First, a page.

Rejection of your loan application can feel like a personal rejection. After all, they’re refusing to fund your dream home, the purchase of the car you wanted, or the capital you need to start your new business. However, rejections don’t have to be final. Let’s learn a few ways you can improve your odds of qualifying for a loan.
Clean Up Your Credit
We’re not advising you to challenge accurate entries on your credit report to get a temporary boost for your credit score. Create a list of your regular bills. Identify which are current and which are behind. Get current, if you’re behind on anything. Missing payments on a little debt will hurt your creditworthiness in the eyes of creditors. Look at the payments you’re paying. Are there any additional fees you can cancel so you have more money to put towards debt?
For example, you could cancel credit card life insurance and send those extra few dollars toward the debt itself. Then you’ll reduce your credit card balance, and that improves your debt to income ratio. Canceling mortgage life insurance allows you to put another 50 dollars a month toward little debts you could wipe out in a few months. Close those little accounts, and you won’t hurt your credit score but you’ll eliminate the bills you might miss. Or pay off traffic tickets, library fines and other debts you saw on your credit report.
Pay Attention to the Little Things
Your credit application could be rejected due to any one of a number of mistakes. Putting a nickname instead of your legal name might cause it to be rejected. Not filling in mandatory fields like your address, phone number or personally identifiable information will cause the application to be rejected. If you put information in the wrong field, they may reject it.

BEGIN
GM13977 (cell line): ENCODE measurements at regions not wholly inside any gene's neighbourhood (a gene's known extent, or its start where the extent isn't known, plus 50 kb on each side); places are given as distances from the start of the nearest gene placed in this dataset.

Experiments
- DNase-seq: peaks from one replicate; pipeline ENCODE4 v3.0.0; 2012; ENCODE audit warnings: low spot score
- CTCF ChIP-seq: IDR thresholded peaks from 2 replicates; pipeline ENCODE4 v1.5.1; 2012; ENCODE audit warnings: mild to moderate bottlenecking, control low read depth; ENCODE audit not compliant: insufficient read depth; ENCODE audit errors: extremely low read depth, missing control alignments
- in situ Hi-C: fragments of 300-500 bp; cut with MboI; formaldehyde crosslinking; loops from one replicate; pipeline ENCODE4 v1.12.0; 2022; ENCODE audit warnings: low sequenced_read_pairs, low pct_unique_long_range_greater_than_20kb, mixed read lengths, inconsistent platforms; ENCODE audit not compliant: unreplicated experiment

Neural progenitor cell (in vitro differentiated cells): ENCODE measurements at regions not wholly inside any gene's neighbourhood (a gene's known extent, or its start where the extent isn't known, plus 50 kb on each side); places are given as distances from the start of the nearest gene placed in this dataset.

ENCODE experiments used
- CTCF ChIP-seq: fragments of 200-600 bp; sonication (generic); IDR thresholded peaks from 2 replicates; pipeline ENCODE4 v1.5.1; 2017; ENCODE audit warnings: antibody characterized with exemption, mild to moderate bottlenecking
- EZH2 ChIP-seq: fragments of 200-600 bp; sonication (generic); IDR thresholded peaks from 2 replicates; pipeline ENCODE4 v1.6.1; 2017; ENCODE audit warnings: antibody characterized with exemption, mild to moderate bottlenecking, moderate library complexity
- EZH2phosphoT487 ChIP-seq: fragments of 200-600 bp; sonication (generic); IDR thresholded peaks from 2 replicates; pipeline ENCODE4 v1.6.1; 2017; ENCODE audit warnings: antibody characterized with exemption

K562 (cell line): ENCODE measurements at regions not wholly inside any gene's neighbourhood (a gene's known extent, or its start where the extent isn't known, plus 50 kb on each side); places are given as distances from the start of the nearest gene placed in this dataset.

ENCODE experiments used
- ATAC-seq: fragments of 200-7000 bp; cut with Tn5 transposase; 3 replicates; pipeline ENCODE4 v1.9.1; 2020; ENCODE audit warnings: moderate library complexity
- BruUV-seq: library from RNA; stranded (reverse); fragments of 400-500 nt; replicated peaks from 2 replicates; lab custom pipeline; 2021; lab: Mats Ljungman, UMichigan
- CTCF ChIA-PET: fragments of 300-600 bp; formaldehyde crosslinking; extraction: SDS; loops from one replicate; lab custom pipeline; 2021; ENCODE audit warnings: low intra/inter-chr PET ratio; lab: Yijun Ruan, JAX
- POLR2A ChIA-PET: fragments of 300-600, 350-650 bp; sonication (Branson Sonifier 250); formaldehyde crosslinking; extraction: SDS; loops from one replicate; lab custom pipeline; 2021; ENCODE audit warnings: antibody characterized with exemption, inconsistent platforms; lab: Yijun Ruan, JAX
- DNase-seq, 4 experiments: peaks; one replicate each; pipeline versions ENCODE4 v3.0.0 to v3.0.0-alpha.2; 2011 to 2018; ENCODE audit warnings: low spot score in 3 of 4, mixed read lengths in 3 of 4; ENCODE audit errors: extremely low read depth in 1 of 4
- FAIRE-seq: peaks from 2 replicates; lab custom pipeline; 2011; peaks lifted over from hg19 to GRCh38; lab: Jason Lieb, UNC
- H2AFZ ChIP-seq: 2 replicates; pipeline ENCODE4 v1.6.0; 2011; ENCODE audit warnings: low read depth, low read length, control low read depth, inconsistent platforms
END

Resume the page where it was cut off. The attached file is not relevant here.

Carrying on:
Read the terms and conditions. Credit cards really don’t charge an application fee, but they may have an annual fee. Fail to pay that, and your credit has a ding against it. Don’t provide all of the documentation the lender requires such as a pay stub or tax return in the case of a mortgage application, and they’ll reject the application.
Work with the Right Type of Lender
Lenders often specialize in a few, specific products. For example, the big banks rarely want to issue 5,000 dollar loans to startups. That’s why angel investors and business incubators exist. Mainstream investors don’t want that level of risk. Institutional lenders rarely want to deal with non-standard loan requests, either. For example, they’ll generally loan money for a house in the suburbs or condo in the city. They’re reluctant to lend money to someone to buy a commercial building with a residence above it, a trailer, or land that you only hope to build a house on. This is why you may need to find a lender that specializes in land purchases, agricultural properties or vacation homes.
There are also times you need to work with a lender who will help someone in your demographic. If you are recovering from difficult times, you may need to seek out a bad credit installment loan, because institutional lenders consider you too great of a risk. Check their credit limits and other requirements before you apply. Don’t apply if you don’t qualify.